2016: The (Lyga) Year in Review

Last year around this time, I saw that Holly Black had posted a Year in Review on her blog. On my podcast, I lamented that I hadn’t thought to do the same, and resolved to give it a shot.

So of course, I decided to do my first Year in Review post at the end of what may be the lousiest year in my lifetime, with the promise of more bad yet to come.

Oh, well.

Personal

In my personal life, it was a year of upheaval and complexity, but ultimately one of great joy. [Read more…]

Two Interviews for The Secret Sea

The Secret Sea coverTwo interviews have been posted for The Secret Sea, so I figured I’d point ’em out to you…

First up is SciFiChick.com, where I say stuff like:

It’s about family and friendship and what survives death and how far you’d be willing to go to save someone you love…and what could make you not save them.

Then we have the Teen Librarian Toolbox, where I say stuff like:

…their worst nightmare is a super-smart, fiercely independent 12-year-old girl!

Check ’em out!

SLJ on The Secret Sea

The Secret Sea coverJust in time for launch day, School Library Journal offers up its take on The Secret Sea! (Once again, I’ve redacted a bit for spoiler purposes. Emphasis mine.)

Terrifying visions of subway stations flooded by ocean water. A somnambulistic journey to the World Trade Center. Things are definitely getting weirder by the day for Zak Killian, and that’s before he uncovers the secret of [SPOILER]. That reveal leads Zak and his best friends Khalid and Moira into an alternate universe where Zak can [SPOILER]. Lyga creates a compelling and impressively fleshed out alternate universe; sci-fi, fantasy, and dystopian elements feature throughout, from mysterious wild magic to the glowing electroleum power source. A subplot involving the brutal repression of women by means of a legal system very similar to our own slavery adds depth to the comparison of the two worlds. Though upper–middle grade through young adult readers will appreciate these elements, the narrative’s success ultimately relies on its compelling adventures and character development. However, it is somewhat disappointing that readers have to wait roughly about 100 pages to cross into the alternate universe proper. VERDICT Though it might start a little slow some for some, this work ultimately delivers the sci-fi, fantasy, and dystopian goods and will draw in middle schoolers with its impressive world-building. A strong choice for many young adult and upper–middle grade collections.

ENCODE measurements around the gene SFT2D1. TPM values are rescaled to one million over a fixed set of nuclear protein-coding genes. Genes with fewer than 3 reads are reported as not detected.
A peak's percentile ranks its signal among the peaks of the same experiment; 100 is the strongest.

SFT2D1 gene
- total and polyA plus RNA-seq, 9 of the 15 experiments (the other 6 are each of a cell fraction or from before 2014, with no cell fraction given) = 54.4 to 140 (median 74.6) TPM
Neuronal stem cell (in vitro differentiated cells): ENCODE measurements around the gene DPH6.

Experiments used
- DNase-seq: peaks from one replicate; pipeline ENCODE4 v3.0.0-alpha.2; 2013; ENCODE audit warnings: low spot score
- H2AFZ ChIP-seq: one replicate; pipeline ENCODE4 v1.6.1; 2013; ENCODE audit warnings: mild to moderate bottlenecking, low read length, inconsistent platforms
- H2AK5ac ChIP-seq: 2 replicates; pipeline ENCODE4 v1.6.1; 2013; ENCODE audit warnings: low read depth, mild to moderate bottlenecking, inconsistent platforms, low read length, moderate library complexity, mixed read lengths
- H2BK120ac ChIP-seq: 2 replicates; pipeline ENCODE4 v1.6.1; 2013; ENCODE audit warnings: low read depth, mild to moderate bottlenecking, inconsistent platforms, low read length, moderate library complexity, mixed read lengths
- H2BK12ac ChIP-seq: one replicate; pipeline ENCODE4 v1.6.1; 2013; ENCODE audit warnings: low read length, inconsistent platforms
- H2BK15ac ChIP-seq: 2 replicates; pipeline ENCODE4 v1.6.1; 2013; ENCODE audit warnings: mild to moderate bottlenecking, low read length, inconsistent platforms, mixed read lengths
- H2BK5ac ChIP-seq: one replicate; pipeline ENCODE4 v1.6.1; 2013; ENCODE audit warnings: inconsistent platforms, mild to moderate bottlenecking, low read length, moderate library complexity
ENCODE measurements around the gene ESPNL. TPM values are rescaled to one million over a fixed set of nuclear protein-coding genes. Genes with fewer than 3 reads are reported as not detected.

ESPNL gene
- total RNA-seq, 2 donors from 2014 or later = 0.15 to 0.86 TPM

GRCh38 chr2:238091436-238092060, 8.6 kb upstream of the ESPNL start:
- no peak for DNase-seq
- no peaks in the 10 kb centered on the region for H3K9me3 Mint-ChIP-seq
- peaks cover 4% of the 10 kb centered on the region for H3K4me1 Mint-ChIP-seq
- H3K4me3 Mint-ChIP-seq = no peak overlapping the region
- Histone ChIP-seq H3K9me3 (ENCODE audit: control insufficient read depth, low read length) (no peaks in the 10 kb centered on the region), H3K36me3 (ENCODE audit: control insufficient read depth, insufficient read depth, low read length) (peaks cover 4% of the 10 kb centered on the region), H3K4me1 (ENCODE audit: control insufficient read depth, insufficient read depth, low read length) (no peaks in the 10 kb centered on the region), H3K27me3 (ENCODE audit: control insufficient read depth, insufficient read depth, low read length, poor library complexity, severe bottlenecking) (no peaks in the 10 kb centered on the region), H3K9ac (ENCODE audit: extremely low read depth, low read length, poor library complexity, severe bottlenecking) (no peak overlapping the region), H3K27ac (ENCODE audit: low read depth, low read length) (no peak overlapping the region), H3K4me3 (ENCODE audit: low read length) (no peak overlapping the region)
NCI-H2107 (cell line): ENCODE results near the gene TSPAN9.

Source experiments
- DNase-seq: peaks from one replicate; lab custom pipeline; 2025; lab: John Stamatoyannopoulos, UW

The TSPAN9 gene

The Secret Sea in PW

PW logoThe folks at Publishers Weekly have chimed in on The Secret Sea…and it seems like they dig it! Their review is below…sort of.

I say “sort of” because I’ve redacted a little bit of it for spoiler reasons. No offense meant to PW — I just feel strongly about that sort of thing. 🙂

Anyway, here it (mostly) is:

The Secret Sea cover

When 12-year-old Zak Killian starts dreaming of boats and having visions of flooded Manhattan subways that no one else can see, he begins to think that the voice he keeps hearing in his head might not be his imagination. In a thrilling standalone adventure from Lyga (I Hunt Killers), Zak learns that his longstanding heart condition is [SPOILER!] Now Zak [SPOILER!]and his best friends Khalid and Moira venture into a parallel universe. Lyga used the real-life mystery of a ship under Ground Zero as a spark for the story, and an endnote gives more information and context to the discovery. Readers will love the fast-paced action and terrifying details of the alternate timeline Zak and friends find themselves in, and the satisfying conclusion will leave them considering questions of identity and family.

The Secret Sea’s Cover Secrets!

This is the cover to The Secret Sea, complete with its swanky blurb from R.L. Stine…Secret Sea front cover

And here’s the back cover, complete with its sweet blurb from Gordon Korman…Secret Sea back cover

And here’s the inside front flap, with more artwork that I did not know would exist!

Secret Sea flap

I am so psyched because while I love main character Zak and his portrayal on the cover, his best pals Khalid and Moira are only slightly less “main” than he is. So it’s beyond awesome that they get some love, too. Better yet, the folks at Feiwel & Friends kept this little tidbit from me, so it was a nice surprise when my first author copy arrived the other day!

(Sorry, I Hunt Killers fans — nothing exotic on the case cover!)